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Unit D: Electrical Principles and Technologies

Transferring and Controlling Electricity

Have you ever received an electrical shock when you touched a television, car or another person? That is an electrical charge. Many objects become charged when they are rubbed, touched or put next to other objects.

For example, rubbing a balloon on your head charges it so that it will cling to other objects, such as a wall.

The charge of an object can be:

neutral: equal positive and negative charges cancel out one another

positive: more positive than negative charges

negative: more negative than positive charges.

1. Plan and conduct an experiment to investigate the effects of like and unlike charges. Try the following experiment. Before you begin, make sure you understand the process of Scientific Inquiry.

Question: How do like and unlike charges react toward each other?

Procedure: Place magnets on table. Place a piece of paper over the top. Sprinkle iron filings on top of the paper. Keeping magnets under the paper, tap the paper. Observe what happens to the iron filings. Now adjust magnets so North Poles are together. Observe what happens to the iron filings.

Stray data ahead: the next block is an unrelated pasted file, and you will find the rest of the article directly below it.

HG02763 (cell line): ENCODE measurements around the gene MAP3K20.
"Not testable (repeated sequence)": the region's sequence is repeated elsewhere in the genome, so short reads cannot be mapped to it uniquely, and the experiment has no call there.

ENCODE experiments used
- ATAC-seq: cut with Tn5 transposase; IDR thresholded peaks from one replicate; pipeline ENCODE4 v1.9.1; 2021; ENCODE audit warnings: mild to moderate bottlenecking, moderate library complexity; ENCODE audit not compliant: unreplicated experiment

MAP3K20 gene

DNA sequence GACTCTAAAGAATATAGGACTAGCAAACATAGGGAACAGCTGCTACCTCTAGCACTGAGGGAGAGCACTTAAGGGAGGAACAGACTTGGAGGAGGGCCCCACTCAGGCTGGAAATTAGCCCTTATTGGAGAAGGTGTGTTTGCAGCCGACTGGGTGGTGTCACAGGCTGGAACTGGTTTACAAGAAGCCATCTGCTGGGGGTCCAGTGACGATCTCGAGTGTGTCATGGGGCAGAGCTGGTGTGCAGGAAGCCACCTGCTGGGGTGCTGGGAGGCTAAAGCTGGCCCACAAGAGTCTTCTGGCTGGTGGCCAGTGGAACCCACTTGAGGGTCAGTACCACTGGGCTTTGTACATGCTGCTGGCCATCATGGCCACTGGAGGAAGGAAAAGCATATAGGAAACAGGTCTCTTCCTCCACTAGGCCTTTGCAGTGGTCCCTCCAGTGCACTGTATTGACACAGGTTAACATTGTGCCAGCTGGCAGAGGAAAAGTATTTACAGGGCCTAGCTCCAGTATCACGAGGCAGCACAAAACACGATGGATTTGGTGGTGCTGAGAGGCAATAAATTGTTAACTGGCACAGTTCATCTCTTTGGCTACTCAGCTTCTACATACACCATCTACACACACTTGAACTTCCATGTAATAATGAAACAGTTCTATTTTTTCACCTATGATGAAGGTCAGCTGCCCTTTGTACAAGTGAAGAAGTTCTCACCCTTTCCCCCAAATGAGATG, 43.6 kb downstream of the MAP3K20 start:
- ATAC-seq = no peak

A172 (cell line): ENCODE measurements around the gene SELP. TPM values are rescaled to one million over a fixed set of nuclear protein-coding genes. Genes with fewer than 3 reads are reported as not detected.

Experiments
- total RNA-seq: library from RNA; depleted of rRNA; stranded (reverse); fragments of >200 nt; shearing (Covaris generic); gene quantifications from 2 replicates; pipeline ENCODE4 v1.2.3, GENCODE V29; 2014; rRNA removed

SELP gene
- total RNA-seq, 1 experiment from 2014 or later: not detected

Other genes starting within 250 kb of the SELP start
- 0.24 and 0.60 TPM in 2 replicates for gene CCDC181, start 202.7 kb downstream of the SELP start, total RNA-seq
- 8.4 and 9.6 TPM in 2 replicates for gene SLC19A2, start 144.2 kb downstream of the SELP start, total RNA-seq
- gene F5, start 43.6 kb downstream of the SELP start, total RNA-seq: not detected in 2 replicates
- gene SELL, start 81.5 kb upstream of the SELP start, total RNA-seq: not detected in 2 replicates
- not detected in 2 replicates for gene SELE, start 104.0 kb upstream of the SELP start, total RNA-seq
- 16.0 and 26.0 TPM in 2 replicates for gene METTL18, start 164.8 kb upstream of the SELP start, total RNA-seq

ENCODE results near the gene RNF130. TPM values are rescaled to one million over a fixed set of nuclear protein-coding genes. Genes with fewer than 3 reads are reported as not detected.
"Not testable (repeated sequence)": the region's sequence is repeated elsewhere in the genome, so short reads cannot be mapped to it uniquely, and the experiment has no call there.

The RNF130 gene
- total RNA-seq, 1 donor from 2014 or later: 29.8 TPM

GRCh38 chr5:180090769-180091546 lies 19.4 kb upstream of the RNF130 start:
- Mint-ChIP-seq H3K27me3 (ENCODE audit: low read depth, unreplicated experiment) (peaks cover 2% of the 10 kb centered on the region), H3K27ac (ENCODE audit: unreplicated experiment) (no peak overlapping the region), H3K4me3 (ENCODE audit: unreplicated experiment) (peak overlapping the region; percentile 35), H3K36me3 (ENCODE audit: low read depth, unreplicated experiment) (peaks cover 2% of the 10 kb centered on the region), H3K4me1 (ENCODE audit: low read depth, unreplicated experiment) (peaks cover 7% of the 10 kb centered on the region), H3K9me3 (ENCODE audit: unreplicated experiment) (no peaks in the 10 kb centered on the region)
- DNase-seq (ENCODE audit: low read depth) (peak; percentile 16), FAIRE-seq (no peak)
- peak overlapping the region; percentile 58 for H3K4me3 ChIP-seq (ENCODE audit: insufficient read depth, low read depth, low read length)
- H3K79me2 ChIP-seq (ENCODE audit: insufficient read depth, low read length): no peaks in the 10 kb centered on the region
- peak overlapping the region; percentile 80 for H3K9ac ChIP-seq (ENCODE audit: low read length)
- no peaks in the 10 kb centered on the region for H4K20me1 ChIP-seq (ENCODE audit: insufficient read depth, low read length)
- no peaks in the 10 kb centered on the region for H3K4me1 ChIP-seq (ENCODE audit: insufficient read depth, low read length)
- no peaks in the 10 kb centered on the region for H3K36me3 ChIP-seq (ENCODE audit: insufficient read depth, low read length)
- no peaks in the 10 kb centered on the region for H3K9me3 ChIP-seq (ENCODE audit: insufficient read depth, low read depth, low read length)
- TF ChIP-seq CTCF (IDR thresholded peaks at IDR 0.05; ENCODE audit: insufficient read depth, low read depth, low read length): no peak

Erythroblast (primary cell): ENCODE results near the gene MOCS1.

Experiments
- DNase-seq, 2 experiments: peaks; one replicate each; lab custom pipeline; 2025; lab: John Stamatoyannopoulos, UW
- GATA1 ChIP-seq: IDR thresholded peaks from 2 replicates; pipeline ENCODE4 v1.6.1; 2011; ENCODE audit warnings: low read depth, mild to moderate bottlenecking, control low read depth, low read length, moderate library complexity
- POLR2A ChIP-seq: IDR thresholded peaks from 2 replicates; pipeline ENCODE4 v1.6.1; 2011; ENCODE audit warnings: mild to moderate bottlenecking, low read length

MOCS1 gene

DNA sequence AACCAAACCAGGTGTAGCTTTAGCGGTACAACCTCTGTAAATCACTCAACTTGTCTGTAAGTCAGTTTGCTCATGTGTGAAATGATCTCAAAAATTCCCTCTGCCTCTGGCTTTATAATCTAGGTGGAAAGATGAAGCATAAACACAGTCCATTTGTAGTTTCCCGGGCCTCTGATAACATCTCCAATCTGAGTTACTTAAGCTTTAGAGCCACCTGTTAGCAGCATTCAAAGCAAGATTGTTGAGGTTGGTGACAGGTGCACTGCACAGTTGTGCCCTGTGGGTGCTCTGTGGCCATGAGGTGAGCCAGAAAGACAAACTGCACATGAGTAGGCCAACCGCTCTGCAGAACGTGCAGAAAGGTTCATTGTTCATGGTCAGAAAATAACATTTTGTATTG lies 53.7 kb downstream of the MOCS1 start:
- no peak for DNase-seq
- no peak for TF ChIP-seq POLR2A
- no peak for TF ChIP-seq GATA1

Example:

iron filings
S
N

S

N

magnet

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Use Tools Planning an Experiment,
Experiment/Investigation Template I and
Analyzing and Interpreting Experiment Results.

Laws of Charges

Unlike charges are attracted to one another, e.g., the north and south parts of a magnet.

Like charges repel one another, e.g., two north magnets.

Charged objects attract neutral objects, e.g., a charged magnet attracts a neutral paper clip.

Electrical charges are used in many industries. For example, paint can be charged so that it is attracted to a neutral wall. This paint is applied with a sprayer with little waste.

Current The rate of flow of electricity.

Volt A unit that measures electric current.

Amperage The strength of an electric current measured in amps.

2.

Investigate safety concerns related to electrical devices and create a poster that illustrates these hazards. Include information on how to safely use these devices. Consider:

how to safely access power

safe operating conditions

inspecting the device for damage

what you should know about current, voltage and amperage.

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3.

Share examples of your experiences with static electricity. Reflect on the following questions.

When and how can static electricity become a problem? For example, dust and dirt become attracted to objects such as computers and TVs, which become charged with static electricity.

When or how is static electricity useful? For example, dusting tools can be charged so that they attract and trap particles.

Did You Know?

Gasoline trucks become charged as they travel along highways. Before delivering gas, they must get rid of the charge or a spark could set the gas on fire. For example, trucks have grounding strips.